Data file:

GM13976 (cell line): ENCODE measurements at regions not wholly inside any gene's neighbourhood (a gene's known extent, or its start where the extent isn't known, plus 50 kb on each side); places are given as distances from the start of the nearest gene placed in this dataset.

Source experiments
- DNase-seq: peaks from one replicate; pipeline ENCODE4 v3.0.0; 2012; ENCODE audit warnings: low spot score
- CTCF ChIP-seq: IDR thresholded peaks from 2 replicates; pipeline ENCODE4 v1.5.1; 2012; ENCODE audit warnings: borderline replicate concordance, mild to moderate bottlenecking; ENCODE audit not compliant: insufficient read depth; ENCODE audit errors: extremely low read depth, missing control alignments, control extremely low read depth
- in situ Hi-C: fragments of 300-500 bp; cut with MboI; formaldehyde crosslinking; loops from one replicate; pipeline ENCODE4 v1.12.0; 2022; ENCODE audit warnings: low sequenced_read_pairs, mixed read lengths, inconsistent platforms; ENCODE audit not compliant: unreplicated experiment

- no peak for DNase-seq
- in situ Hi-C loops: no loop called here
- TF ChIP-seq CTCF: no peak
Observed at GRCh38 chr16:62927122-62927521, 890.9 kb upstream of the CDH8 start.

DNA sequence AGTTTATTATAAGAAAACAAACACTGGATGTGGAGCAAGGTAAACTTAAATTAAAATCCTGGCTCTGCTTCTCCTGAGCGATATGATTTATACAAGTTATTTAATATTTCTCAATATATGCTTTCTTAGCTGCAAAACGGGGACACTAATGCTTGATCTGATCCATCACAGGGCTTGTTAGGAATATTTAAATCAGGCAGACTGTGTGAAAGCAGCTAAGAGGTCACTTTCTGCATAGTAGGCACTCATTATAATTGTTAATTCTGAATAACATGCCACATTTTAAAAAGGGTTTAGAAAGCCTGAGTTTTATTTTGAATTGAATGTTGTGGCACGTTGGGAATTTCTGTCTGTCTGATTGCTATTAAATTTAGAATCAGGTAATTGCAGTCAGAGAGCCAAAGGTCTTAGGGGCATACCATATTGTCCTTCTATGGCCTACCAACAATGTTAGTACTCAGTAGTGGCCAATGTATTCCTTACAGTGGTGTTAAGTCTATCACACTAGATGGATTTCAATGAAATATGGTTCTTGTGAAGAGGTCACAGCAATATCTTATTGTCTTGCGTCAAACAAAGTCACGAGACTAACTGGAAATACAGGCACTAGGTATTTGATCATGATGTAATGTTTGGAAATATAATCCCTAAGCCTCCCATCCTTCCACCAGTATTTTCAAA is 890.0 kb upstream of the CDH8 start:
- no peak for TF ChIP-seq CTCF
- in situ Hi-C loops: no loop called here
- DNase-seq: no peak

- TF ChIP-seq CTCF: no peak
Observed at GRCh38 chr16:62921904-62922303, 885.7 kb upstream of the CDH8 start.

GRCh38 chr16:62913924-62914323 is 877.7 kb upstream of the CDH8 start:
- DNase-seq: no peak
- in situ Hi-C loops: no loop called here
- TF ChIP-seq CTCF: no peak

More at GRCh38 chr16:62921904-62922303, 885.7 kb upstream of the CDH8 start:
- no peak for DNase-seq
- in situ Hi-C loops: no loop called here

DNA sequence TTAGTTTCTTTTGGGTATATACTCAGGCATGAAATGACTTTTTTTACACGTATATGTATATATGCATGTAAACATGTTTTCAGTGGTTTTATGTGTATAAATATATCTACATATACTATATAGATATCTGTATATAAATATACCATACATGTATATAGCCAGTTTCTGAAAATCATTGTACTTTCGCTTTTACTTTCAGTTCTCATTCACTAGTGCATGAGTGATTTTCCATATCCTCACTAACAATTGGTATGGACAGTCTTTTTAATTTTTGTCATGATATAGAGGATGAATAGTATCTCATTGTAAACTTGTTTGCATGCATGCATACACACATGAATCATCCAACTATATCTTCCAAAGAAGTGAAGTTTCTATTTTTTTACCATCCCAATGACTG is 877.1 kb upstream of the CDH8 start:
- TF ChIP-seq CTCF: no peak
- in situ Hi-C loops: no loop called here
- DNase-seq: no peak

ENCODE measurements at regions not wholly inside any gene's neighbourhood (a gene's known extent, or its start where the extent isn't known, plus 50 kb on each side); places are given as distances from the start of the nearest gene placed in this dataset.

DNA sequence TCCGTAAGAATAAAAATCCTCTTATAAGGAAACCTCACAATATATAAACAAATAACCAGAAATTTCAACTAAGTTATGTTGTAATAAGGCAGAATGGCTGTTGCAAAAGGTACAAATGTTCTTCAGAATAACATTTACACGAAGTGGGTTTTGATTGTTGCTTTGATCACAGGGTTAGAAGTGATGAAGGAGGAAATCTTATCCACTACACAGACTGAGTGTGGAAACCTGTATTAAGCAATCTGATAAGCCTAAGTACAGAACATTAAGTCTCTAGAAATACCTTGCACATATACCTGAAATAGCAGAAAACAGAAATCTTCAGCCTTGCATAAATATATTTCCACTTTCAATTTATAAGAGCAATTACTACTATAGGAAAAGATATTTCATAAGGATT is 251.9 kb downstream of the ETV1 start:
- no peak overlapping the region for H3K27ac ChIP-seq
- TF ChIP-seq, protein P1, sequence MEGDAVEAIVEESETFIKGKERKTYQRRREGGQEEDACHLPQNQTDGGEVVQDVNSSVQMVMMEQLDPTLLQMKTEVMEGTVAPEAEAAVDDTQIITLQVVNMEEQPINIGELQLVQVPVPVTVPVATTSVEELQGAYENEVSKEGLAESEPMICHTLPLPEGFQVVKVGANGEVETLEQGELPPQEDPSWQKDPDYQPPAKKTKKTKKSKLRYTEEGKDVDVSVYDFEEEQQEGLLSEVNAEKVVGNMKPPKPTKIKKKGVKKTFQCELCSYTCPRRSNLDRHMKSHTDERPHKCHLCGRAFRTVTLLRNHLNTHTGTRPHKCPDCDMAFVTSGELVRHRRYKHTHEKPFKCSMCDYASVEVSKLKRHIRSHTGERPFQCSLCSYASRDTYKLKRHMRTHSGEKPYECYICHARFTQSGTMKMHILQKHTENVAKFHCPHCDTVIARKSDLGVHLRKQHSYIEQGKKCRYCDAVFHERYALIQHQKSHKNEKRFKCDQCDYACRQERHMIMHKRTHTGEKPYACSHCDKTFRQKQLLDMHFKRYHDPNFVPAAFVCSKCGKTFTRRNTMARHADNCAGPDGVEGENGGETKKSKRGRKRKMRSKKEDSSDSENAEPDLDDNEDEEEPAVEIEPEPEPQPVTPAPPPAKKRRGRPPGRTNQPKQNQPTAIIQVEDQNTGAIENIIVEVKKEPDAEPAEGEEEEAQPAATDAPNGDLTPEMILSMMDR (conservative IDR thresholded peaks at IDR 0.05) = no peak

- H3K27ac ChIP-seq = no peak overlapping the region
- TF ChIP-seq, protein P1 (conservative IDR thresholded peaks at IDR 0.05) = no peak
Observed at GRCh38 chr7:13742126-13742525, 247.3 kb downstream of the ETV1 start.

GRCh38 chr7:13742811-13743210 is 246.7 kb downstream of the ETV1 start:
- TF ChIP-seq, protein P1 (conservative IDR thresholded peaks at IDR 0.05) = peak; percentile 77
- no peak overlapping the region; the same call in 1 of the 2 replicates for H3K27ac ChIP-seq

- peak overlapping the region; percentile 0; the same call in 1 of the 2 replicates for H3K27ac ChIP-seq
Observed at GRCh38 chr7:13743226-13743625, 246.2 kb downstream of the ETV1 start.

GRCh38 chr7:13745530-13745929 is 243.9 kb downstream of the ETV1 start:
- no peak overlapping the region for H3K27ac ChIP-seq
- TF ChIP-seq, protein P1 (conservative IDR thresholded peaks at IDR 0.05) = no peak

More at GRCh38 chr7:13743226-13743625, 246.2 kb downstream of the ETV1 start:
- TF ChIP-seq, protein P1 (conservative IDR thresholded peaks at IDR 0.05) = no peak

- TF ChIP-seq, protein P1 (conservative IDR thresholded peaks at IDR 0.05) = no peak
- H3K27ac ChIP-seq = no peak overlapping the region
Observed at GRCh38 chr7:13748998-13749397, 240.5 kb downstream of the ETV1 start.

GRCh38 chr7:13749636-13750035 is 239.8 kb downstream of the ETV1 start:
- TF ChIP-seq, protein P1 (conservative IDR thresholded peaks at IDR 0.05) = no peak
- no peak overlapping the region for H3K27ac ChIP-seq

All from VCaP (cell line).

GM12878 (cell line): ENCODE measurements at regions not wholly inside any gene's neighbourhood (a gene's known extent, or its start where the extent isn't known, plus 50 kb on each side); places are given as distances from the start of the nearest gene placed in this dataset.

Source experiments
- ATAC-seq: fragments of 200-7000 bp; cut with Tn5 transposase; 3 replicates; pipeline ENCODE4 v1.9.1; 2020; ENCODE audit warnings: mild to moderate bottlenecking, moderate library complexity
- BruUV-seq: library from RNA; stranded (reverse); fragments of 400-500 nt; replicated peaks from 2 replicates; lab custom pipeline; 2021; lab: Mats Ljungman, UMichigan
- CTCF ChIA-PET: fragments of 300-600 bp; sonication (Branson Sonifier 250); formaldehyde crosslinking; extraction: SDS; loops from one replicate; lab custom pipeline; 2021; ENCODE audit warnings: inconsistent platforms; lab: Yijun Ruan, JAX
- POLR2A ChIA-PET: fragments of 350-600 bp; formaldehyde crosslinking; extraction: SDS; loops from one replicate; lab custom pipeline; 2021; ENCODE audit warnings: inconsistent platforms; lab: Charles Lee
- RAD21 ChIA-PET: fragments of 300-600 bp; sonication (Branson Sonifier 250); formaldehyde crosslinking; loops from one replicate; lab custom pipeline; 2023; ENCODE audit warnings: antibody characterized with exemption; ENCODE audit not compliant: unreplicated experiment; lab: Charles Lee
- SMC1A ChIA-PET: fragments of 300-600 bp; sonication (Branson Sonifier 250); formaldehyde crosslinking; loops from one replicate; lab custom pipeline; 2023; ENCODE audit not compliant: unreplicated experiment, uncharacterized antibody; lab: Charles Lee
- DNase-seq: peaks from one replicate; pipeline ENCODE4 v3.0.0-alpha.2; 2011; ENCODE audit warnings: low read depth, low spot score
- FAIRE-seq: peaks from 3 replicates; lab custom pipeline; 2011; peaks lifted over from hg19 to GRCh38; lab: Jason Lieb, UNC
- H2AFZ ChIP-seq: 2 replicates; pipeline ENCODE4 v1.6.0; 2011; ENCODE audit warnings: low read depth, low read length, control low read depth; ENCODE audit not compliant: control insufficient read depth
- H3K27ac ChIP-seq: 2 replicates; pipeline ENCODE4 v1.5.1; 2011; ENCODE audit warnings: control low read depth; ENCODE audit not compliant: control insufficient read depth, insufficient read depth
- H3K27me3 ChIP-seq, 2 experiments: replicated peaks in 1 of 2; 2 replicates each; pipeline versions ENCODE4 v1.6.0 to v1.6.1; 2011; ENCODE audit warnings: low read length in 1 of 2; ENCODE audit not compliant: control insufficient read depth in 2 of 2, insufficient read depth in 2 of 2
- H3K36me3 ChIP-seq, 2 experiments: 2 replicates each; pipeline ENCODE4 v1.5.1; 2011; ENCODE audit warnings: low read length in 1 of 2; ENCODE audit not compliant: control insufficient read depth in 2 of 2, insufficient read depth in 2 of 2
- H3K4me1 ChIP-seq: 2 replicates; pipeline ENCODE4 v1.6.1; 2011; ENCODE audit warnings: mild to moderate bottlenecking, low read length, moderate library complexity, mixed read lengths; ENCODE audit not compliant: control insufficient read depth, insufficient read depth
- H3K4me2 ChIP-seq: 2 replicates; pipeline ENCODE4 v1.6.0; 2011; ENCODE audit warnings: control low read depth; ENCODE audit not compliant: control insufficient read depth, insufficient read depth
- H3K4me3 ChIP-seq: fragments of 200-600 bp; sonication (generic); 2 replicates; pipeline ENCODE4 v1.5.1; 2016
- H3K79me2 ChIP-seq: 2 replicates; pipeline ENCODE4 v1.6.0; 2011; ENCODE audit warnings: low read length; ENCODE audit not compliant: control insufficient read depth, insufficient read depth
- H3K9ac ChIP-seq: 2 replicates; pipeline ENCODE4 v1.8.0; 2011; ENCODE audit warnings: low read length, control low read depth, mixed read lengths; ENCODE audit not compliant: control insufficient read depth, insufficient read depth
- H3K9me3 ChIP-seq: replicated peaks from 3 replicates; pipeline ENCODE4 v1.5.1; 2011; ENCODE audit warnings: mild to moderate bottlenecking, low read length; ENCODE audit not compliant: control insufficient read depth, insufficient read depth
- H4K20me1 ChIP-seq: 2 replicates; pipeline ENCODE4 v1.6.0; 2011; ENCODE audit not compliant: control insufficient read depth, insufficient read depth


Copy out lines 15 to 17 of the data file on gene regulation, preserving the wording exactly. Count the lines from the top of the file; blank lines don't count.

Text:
Observed at GRCh38 chr16:62921904-62922303, 885.7 kb upstream of the CDH8 start.

GRCh38 chr16:62913924-62914323 is 877.7 kb upstream of the CDH8 start:
- DNase-seq: no peak